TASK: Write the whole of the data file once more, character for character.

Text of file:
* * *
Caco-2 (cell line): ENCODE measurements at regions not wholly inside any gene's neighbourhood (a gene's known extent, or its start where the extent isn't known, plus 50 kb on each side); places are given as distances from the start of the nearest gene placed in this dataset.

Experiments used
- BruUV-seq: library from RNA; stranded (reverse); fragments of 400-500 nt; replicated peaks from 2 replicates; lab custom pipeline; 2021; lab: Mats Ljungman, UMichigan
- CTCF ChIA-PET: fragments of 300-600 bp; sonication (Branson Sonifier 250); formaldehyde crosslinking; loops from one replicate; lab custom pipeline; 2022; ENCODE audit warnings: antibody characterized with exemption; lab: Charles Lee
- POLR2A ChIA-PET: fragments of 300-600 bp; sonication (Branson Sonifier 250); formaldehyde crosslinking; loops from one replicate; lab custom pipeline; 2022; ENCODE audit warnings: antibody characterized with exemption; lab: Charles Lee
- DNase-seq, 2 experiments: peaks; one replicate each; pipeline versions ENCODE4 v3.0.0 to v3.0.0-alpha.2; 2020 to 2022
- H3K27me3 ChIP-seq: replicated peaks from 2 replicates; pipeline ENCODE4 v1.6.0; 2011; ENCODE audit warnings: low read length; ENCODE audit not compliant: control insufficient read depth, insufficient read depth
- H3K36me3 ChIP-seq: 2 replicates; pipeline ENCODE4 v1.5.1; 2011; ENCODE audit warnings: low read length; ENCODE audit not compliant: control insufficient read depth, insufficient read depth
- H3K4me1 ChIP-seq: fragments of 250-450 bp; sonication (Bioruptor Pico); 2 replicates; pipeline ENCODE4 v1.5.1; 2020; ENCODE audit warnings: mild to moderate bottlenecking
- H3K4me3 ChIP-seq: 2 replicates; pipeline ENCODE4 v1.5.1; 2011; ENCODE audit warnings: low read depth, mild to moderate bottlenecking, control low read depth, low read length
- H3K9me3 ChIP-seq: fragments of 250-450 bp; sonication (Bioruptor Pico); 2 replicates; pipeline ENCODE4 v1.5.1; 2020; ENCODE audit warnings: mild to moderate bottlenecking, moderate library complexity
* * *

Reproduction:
Caco-2 (cell line): ENCODE measurements at regions not wholly inside any gene's neighbourhood (a gene's known extent, or its start where the extent isn't known, plus 50 kb on each side); places are given as distances from the start of the nearest gene placed in this dataset.

Experiments used
- BruUV-seq: library from RNA; stranded (reverse); fragments of 400-500 nt; replicated peaks from 2 replicates; lab custom pipeline; 2021; lab: Mats Ljungman, UMichigan
- CTCF ChIA-PET: fragments of 300-600 bp; sonication (Branson Sonifier 250); formaldehyde crosslinking; loops from one replicate; lab custom pipeline; 2022; ENCODE audit warnings: antibody characterized with exemption; lab: Charles Lee
- POLR2A ChIA-PET: fragments of 300-600 bp; sonication (Branson Sonifier 250); formaldehyde crosslinking; loops from one replicate; lab custom pipeline; 2022; ENCODE audit warnings: antibody characterized with exemption; lab: Charles Lee
- DNase-seq, 2 experiments: peaks; one replicate each; pipeline versions ENCODE4 v3.0.0 to v3.0.0-alpha.2; 2020 to 2022
- H3K27me3 ChIP-seq: replicated peaks from 2 replicates; pipeline ENCODE4 v1.6.0; 2011; ENCODE audit warnings: low read length; ENCODE audit not compliant: control insufficient read depth, insufficient read depth
- H3K36me3 ChIP-seq: 2 replicates; pipeline ENCODE4 v1.5.1; 2011; ENCODE audit warnings: low read length; ENCODE audit not compliant: control insufficient read depth, insufficient read depth
- H3K4me1 ChIP-seq: fragments of 250-450 bp; sonication (Bioruptor Pico); 2 replicates; pipeline ENCODE4 v1.5.1; 2020; ENCODE audit warnings: mild to moderate bottlenecking
- H3K4me3 ChIP-seq: 2 replicates; pipeline ENCODE4 v1.5.1; 2011; ENCODE audit warnings: low read depth, mild to moderate bottlenecking, control low read depth, low read length
- H3K9me3 ChIP-seq: fragments of 250-450 bp; sonication (Bioruptor Pico); 2 replicates; pipeline ENCODE4 v1.5.1; 2020; ENCODE audit warnings: mild to moderate bottlenecking, moderate library complexity